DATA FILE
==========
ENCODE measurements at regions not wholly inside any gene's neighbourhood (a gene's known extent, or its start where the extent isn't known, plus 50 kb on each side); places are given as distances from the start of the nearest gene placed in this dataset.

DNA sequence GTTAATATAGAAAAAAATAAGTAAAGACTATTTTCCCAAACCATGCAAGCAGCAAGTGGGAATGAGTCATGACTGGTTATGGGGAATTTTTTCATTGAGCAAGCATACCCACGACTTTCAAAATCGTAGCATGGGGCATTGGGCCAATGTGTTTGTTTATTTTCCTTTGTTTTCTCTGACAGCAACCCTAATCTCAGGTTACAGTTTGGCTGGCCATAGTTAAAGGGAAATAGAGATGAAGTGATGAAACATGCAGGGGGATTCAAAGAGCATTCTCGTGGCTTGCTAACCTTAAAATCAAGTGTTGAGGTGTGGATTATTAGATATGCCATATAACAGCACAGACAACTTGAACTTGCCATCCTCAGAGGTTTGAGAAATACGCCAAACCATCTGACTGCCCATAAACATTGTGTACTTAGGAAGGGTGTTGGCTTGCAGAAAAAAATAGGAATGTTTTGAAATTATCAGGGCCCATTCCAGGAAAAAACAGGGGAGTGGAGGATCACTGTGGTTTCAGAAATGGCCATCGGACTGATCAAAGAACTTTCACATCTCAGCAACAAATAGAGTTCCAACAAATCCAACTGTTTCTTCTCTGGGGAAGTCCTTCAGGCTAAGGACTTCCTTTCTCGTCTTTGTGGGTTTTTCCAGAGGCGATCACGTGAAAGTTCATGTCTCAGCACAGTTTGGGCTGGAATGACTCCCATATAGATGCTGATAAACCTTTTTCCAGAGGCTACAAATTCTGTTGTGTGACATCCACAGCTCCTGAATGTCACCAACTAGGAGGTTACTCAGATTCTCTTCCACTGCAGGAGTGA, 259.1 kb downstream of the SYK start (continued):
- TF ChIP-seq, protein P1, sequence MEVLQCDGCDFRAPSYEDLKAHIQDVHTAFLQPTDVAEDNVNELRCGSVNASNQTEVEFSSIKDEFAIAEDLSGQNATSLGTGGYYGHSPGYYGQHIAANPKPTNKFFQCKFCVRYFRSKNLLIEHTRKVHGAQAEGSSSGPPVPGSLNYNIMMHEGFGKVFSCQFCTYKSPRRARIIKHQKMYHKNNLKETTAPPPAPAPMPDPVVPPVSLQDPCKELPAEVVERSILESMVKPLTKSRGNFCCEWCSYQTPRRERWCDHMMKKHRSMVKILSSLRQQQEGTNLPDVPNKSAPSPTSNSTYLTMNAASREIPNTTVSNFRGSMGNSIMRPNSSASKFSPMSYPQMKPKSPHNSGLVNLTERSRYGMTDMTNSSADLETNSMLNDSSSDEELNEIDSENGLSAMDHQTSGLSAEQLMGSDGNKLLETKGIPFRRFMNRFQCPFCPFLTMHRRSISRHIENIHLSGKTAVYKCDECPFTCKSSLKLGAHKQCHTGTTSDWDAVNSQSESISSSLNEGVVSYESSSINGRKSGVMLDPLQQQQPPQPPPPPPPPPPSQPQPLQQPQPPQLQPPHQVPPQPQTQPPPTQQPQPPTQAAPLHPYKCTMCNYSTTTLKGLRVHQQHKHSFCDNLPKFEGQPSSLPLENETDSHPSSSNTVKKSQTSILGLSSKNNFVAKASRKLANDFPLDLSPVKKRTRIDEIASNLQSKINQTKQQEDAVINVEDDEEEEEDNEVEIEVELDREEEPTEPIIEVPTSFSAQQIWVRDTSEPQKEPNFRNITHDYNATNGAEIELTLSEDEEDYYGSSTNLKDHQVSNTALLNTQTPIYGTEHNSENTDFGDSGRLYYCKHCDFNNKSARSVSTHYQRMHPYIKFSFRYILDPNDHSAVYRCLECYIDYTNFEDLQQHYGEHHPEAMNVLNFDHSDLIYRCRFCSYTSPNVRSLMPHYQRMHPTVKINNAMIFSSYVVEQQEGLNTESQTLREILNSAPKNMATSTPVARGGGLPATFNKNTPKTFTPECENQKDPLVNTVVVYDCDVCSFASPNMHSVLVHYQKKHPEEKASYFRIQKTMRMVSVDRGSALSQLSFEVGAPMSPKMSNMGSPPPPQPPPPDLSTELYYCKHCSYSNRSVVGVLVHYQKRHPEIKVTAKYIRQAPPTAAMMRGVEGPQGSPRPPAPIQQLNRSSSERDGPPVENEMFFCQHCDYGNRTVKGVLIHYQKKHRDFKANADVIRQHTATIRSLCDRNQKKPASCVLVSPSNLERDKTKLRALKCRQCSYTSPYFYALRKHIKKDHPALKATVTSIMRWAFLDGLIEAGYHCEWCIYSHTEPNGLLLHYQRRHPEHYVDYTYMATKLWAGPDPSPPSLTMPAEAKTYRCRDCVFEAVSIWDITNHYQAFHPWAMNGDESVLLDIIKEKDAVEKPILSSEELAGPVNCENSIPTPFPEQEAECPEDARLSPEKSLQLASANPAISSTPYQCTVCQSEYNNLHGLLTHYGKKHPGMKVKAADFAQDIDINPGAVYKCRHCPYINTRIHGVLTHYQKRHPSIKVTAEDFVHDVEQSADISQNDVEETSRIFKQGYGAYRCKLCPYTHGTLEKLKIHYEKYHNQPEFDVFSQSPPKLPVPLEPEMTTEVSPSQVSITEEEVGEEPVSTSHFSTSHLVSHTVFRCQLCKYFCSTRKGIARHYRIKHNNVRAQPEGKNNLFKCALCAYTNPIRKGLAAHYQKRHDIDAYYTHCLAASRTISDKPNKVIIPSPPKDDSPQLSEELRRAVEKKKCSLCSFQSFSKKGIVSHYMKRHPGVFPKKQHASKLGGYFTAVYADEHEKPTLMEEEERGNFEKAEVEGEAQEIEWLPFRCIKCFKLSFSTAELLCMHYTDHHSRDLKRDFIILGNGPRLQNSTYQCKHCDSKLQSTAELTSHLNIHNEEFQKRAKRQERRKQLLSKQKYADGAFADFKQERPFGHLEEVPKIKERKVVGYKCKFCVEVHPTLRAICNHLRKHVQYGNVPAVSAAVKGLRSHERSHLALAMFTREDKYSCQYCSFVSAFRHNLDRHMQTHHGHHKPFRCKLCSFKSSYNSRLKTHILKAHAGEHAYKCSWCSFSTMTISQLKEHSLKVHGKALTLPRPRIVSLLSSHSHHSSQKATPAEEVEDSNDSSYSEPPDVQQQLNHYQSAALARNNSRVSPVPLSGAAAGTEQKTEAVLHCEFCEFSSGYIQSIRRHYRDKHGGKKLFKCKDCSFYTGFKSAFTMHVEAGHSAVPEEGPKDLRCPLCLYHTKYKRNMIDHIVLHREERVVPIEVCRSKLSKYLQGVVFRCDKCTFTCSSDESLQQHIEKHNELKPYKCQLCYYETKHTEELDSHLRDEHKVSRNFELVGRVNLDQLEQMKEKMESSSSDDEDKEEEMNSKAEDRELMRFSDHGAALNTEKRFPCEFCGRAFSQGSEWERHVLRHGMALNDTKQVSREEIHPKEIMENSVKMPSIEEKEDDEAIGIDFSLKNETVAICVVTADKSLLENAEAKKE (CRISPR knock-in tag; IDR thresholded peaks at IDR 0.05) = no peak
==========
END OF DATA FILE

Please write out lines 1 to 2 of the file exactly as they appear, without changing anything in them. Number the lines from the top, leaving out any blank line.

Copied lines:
ENCODE measurements at regions not wholly inside any gene's neighbourhood (a gene's known extent, or its start where the extent isn't known, plus 50 kb on each side); places are given as distances from the start of the nearest gene placed in this dataset.

DNA sequence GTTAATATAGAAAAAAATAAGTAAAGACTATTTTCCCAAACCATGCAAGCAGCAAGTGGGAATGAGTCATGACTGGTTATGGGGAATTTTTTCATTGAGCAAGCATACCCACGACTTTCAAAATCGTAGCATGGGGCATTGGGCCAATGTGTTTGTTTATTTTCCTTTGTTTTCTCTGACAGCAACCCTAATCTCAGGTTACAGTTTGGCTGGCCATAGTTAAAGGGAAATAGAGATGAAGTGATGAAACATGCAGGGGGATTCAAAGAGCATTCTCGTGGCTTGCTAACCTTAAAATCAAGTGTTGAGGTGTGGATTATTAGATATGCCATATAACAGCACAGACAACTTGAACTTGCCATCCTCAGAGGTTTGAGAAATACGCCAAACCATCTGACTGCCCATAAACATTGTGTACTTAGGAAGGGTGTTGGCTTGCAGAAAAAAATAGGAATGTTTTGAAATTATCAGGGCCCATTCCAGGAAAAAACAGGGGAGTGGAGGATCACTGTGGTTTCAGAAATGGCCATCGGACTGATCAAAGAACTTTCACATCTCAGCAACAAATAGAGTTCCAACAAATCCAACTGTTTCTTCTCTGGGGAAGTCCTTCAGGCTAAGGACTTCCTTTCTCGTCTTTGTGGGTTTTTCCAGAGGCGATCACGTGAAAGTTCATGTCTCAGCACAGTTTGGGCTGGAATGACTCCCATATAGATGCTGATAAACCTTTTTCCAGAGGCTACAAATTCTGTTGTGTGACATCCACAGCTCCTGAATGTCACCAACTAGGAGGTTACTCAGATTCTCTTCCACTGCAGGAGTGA, 259.1 kb downstream of the SYK start (continued):